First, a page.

Two years ago, thousands of Iraqis took to the streets to demand an end to corruption, misgovernance and a sectarian political system, imposed by the United States after the fall of Saddam Hussein, that allows for the systematic plundering of the state and its national resources.
The system, known as ‘muhasasa,’ was developed by Saddam’s opposition in exile in anticipation of a post-Ba’athist Iraq and was adopted by the conquering US forces who believed balancing sectarian demands would allow for the creation of a stable political settlement.
But while muhasasa was devised to divvy up political positions and power on the basis of sectarian or ethnic quotas, it has become a cypher for politically sanctioned corruption and the continued enrichment of elites and their followers.
Ministries and state bodies are also apportioned according to factional lines, further enhancing the capacity for nepotism. As such, muhasasa has contributed to the creation of a bloated civil service, whose salaries account for around a quarter of the country’s GDP, as ministries and key administrative bodies trade jobs and contracts for support.
The state currently pays the salaries or pensions of some 11 million people (Iraq has a total population of 40 million), including half-a-million so-called ‘ghost workers’ who don’t work anywhere but still receive a salary. Reports from 2020 suggested that the government was paying around 400% more in salaries than it had been 15 years ago.
Muhasasa was meant to prevent a single faction or ethnic group oppressing others in the way that Saddam had done, but Washington’s masterplan instead engendered a kind of political deadlock, whereby the divided parliament and its precariously positioned prime ministers struggled to deliver, even when they tried. As a result, it was no surprise mass protests erupted in 2019; the system wasn’t delivering.
In May 2020, Prime Minister Mustafa al-Kadhimi came to power in the wake of the protests (also known as the Tishreen or October movement) which prompted the collapse of the previous government. But while the former journalist and intelligence chief seemingly heard the call for an early ballot, he won’t be presiding over wholescale political and electoral reform.
Al-Kadhimi has brought the 2022 election forward to this Sunday and has overseen some electoral reform, but critics, of which there are many, contend this reform doesn’t go anywhere near far enough and may further entrench the US-imposed muhasasa.
Despite some headline reforms, the supposed improvements don’t address the failing system. In a change from the last election, Iraq’s fifth vote since the US conquest will see elections conducted in 83 multi-member local constituencies. Nine of the house’s 329 seats are reserved for minority groups, including five for Christians, and 25% of seats are reserved for women.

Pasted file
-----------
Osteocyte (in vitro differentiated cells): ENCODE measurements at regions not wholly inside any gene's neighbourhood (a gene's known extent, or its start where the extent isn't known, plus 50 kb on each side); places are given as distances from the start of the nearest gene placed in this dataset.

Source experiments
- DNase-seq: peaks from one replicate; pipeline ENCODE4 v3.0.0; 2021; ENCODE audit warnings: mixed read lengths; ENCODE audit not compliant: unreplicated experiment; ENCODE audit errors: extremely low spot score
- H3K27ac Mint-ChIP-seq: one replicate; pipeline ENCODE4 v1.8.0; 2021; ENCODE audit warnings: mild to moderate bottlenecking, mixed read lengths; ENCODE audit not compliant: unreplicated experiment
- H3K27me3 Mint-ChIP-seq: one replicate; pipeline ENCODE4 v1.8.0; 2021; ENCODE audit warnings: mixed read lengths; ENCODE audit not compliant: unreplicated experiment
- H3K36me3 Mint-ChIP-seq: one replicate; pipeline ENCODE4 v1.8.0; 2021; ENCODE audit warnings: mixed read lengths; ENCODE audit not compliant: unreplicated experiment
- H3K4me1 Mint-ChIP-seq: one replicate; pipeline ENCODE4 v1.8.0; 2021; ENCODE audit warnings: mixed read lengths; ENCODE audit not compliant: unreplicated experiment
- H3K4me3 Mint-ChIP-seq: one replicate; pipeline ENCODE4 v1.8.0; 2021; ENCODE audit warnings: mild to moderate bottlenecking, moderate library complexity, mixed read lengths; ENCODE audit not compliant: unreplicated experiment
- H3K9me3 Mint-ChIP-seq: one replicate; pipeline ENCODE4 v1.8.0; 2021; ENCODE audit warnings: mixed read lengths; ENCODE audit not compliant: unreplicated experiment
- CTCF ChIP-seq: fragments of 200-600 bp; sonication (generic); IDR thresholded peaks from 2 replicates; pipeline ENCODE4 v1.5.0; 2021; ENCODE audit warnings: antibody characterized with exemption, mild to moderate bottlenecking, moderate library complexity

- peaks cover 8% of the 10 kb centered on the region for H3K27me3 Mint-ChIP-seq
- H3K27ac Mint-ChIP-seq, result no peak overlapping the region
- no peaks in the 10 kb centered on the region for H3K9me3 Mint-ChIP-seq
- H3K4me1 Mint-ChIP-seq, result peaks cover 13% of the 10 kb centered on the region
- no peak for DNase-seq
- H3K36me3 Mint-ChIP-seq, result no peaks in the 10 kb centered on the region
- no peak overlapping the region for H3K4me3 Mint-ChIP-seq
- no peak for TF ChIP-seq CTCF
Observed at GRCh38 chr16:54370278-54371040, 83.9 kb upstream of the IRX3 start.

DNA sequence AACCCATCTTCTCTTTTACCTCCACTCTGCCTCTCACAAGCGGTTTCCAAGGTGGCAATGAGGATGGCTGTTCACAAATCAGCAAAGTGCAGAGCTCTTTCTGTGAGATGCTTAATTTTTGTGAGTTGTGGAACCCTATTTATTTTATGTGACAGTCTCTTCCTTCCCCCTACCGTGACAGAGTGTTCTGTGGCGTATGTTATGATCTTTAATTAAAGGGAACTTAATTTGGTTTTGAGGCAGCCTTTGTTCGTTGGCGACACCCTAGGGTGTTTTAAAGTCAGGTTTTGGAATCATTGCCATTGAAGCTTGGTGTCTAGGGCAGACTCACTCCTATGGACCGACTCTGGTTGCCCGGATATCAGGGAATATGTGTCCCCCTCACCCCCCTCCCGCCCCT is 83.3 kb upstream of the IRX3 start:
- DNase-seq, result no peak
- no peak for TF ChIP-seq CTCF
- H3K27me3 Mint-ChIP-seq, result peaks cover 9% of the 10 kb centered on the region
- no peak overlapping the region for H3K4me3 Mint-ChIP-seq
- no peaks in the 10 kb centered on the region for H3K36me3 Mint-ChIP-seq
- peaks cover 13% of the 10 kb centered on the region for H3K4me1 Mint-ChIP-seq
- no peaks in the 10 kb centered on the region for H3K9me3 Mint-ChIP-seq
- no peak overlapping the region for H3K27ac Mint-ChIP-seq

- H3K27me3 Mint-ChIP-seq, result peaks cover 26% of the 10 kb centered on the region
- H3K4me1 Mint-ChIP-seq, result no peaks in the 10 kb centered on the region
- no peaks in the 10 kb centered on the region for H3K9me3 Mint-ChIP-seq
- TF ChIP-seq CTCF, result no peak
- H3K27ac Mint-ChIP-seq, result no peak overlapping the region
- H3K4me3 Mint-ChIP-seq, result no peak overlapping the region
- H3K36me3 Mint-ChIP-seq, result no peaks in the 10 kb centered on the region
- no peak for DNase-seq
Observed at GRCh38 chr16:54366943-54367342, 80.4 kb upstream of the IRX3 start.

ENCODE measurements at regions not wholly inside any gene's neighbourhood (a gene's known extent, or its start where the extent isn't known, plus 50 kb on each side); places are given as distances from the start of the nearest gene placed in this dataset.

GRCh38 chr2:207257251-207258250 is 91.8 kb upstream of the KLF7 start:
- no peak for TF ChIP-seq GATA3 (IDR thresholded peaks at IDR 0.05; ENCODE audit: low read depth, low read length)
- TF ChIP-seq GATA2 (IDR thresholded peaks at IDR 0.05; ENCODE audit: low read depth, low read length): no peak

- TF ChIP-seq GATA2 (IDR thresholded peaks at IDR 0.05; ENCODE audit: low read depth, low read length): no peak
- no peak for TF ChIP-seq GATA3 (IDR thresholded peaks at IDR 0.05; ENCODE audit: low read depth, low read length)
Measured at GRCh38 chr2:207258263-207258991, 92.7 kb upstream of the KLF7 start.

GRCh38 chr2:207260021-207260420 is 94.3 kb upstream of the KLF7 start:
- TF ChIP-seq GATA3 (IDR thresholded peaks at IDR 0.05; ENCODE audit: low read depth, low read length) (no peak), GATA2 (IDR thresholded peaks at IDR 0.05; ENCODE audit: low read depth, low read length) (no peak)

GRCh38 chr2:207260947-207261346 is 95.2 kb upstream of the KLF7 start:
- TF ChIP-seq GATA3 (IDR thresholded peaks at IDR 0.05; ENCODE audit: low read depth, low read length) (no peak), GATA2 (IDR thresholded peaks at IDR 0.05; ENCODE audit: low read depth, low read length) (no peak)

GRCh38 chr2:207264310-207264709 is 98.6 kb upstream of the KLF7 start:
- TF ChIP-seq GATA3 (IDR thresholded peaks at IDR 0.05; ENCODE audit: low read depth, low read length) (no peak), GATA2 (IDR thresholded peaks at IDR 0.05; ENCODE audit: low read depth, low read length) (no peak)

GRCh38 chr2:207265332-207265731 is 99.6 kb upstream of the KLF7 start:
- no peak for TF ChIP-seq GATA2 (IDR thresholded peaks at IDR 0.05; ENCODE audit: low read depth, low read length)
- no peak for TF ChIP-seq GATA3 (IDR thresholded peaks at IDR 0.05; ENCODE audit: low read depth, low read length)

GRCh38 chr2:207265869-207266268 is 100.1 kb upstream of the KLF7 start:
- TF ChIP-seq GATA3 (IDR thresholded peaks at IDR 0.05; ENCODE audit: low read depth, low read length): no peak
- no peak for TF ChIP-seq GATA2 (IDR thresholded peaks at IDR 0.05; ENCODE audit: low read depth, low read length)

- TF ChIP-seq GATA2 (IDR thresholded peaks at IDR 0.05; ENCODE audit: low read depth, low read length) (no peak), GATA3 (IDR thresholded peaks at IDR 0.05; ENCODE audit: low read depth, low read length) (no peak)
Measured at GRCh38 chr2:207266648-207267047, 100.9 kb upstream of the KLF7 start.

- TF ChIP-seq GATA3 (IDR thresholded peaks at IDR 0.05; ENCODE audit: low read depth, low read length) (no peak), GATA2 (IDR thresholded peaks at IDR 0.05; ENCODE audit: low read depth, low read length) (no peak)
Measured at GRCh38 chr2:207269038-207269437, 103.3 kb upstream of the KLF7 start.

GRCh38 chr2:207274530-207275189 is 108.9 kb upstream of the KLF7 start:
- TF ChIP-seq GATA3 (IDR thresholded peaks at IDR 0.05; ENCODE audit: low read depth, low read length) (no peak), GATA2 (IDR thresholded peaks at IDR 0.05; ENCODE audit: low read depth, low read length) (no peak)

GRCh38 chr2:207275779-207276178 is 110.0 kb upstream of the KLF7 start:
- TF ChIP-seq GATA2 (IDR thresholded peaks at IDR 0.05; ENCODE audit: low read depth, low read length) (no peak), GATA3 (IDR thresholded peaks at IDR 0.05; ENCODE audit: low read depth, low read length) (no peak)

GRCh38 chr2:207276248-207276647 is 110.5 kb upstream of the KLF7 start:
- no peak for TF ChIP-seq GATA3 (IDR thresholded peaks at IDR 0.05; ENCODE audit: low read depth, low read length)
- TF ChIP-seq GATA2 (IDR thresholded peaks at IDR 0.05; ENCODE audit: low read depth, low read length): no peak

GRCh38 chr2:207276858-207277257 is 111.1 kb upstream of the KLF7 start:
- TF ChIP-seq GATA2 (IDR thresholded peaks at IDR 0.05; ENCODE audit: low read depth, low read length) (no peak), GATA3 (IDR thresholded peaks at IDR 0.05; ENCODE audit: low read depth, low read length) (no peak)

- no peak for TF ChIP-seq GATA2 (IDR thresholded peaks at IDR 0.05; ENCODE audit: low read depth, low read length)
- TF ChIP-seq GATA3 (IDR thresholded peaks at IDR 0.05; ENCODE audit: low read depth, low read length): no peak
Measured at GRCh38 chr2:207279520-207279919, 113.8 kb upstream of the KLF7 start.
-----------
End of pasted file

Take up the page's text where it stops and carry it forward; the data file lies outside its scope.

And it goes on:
The displeasure at the extent of the reforms is manifest in the widespread calls for Iraqis to boycott the election; even those who demanded the vote are split on whether to take part. However, universal abstention is likely to be avoided after Grand Ayatollah Ali al-Sistani, the spiritual leader of the Iraqi Shia, issued a statement encouraging people to come forward and exercise their democratic right, despite the election’s “shortcomings.”
Regardless of the electoral changes, experts and forecasters are predicting more of the same; a divided parliament in which no party comes even close to having a majority. Newcomers from the Tishreen movement could get between 18 and 26 seats, an impressive achievement considering the divided nature of the parliament, but only a fraction of the house’s 329 seats.
So, despite this early election, the question remains: who, if anyone, is going to rid Iraq of this US-imposed system for democracy which has brought only deadlock and corruption. And, after all, al-Kadhimi’s leadership is a product of the power-sharing agreement in which the divided parliament was forced to elect not the best man for the job, but the candidate which was least offensive to all factions. Al-Kadhimi’s successor, unless he continues in the role after the election, will be chosen in the same fashion.
It’s also worth remembering that many Iraqis have never known anything else.
With more than 60% of the country’s population under the age of 25, many are too young to remember the Ba’athist years, a socialist regime which was at first characterized by soaring economic growth but also brutal repression, war and Saddam’s cult of personality. Instead, many Iraqis have grown up only experiencing intense factionalism, associated rampant corruption and misgovernance perpetuated by the US-imposed sectarian political system. For this youth, the Iraq rebuilt by the West offers very little unless things radically change.
To add insult to injury, the US troops which oversaw Saddam’s fall from power and the creation of a new Iraq have still not left the country 18 years after they first arrived on the premise that the Ba’athist ruler had amassed Weapons of Mass Destruction (WMDs). Although, as we all know, no WMDs were ever found, leading some to wonder whether there was another reason for the Western invasion.
Earlier this year, Baghdad and Washington agreed that all US combat troops would be withdrawn from the country by the end of the year. And on Thursday the Iraqi army confirmed that the mission to withdraw about 2,500 remaining US troops had finally begun.
But while Iraq may soon be free of American forces, it is unlikely that Iraqis will be able to shake off an ill-judged political system introduced by the US, which, as nearly two decades has shown us, serves only the few at the expense of the many.
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